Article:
You might have heard of blockchain technology.
One thing that's been bugging me about all the "blockchain for this and that" proposals is the "permanent public record" nature of the ledger. Given how easy it is to correlate data when you have a lot of it, it seems to me that over time, it is inconceivable that any given blockchain identity wouldn't end up being correlated with a real person behind it. I posed this worry to some friends:
I want to ask a naive question about blockchain, that is probably due to some radical misunderstanding of the technology on my part. I've seen a lot of talk about using blockchain for many things, some of which really need the option of being private or anonymous (e.g., securing ownership of virtual goods, validating identity of avatars in virtual spaces, etc). My understanding of blockchain is that it is a decentralized ledger, and once entries are committed (and accepted) it defines a "version of truth" about something; so, you can use it to validate/verify/guarantee the authenticity of transactions of some kind without requiring centralized ownership and control. But, implicit in this (to me) is that the "owner" of some transaction is going to end up being traceable. When we start talking about things that are more tightly bound to the physical world, or to peoples "virtual lives", it seems hard to imagine that there won't be leaked relationships between real and virtual, and given the nature of the ledger, a single exposed relationship would essentially permanently and definitively link the entire history of transactions for that identity on the blockchain to that person.
Folks replied with their thoughts, and some links to some articles, such at this one on Privacy Preserving Identity System for Ethereum dApps. But when I read articles like this, they seem to acknowledge this fundamental problem and end up focused on trying to reduce the likelihood of links between real and virtual identities being exposed: this article, for example, talks about not storing personal data (even encrypted data) on the chain, and using different identities for all apps (to reduce cross-app correlation).
But, these are not solutions: they're essentially just obfuscation. And they don't talk at all about what seems to me to be the biggest problem, correlation between blockchain transactions and action in the real world: when you are exercising your identity on the blockchain while also doing things in the real world, how do we prevent bad actors from correlating those things? Bob bought virtual good Y and time X, and identity Z was used to purchase Y at that moment. Or, Bob was near Y when action W occurred; enough of these correlations happen over time, and there is a high probability Bob is Z. Extend this to correlating multiple identities, etc. seems trivial.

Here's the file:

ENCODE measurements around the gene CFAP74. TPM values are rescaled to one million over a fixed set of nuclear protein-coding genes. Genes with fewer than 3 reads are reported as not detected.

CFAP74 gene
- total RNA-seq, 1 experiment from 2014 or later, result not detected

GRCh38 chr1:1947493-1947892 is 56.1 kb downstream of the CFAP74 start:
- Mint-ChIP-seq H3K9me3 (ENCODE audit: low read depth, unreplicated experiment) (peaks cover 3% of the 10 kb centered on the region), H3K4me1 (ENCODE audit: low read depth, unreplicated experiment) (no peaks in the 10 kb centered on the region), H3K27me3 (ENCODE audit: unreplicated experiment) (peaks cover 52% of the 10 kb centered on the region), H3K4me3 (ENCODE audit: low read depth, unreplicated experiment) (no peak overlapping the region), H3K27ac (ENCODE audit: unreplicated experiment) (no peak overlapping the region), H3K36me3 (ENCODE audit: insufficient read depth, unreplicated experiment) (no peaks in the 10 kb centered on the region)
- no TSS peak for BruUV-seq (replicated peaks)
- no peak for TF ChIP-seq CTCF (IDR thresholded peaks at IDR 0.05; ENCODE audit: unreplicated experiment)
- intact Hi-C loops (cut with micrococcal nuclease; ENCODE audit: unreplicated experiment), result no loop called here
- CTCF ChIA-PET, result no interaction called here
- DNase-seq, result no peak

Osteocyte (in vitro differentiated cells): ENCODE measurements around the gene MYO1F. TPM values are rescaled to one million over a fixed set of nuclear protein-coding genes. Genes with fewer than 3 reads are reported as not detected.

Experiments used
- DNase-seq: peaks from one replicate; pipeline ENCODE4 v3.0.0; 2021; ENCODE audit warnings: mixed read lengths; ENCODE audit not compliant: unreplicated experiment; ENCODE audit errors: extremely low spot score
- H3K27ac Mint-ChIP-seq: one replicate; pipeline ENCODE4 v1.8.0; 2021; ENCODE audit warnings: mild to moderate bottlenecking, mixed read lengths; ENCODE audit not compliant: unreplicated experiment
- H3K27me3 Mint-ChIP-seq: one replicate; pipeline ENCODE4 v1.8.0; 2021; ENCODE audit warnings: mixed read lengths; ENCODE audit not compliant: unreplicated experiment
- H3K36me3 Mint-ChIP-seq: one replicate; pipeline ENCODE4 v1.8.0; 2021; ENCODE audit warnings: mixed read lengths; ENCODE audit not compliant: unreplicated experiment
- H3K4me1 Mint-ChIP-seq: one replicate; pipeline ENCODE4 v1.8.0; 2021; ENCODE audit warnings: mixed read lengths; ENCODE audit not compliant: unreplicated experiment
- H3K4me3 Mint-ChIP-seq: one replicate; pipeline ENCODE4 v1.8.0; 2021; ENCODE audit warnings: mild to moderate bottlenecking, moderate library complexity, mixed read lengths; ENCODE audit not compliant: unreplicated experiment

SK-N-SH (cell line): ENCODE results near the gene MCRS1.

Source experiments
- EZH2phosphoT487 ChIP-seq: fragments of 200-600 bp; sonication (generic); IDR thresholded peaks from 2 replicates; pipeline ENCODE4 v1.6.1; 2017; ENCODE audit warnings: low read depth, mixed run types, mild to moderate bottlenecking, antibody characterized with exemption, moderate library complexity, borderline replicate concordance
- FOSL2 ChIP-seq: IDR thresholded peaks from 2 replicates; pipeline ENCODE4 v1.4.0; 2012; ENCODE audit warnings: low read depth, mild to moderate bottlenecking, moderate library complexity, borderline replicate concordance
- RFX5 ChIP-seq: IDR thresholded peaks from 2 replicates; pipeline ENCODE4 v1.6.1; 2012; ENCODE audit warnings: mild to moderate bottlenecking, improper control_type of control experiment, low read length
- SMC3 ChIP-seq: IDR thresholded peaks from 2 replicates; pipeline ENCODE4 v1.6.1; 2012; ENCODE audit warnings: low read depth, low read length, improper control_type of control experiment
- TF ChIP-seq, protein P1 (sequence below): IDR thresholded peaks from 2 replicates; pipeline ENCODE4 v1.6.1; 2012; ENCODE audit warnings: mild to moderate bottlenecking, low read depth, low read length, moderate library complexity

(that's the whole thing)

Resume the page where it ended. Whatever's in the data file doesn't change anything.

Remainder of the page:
Given the possible value of linking possibly a lifetime of verifiable activity to individuals, and the vast amounts of data that might be fed into such a system, I don't see how anyone can assert that blockchain identities would ever be private.
I'm not saying that blockchain-based systems are bad, for some things. But, I'm dubious of these approaches to preserving privacy and, by extension, using them for anything for which privacy might (at some point) be desired.
As we look at China's ramping up its social credit system, and consider how other countries might consider similar systems in the future, it's unclear to me what kinds of activities any of us should want to be on any blockchain, now and forever.
Just kidding. I can't imagine anyone reading this hasn't heard of blockchain. Just in case, here's one layman's introduction that Forbes Magazing published. ↩︎
I'd be happy to be wrong, of course; please drop me a note and explain to me what I'm missing! (Bonus points if you can give me a serious answer to the problem of proof-of-work being feasible without consuming tons of energy). ↩︎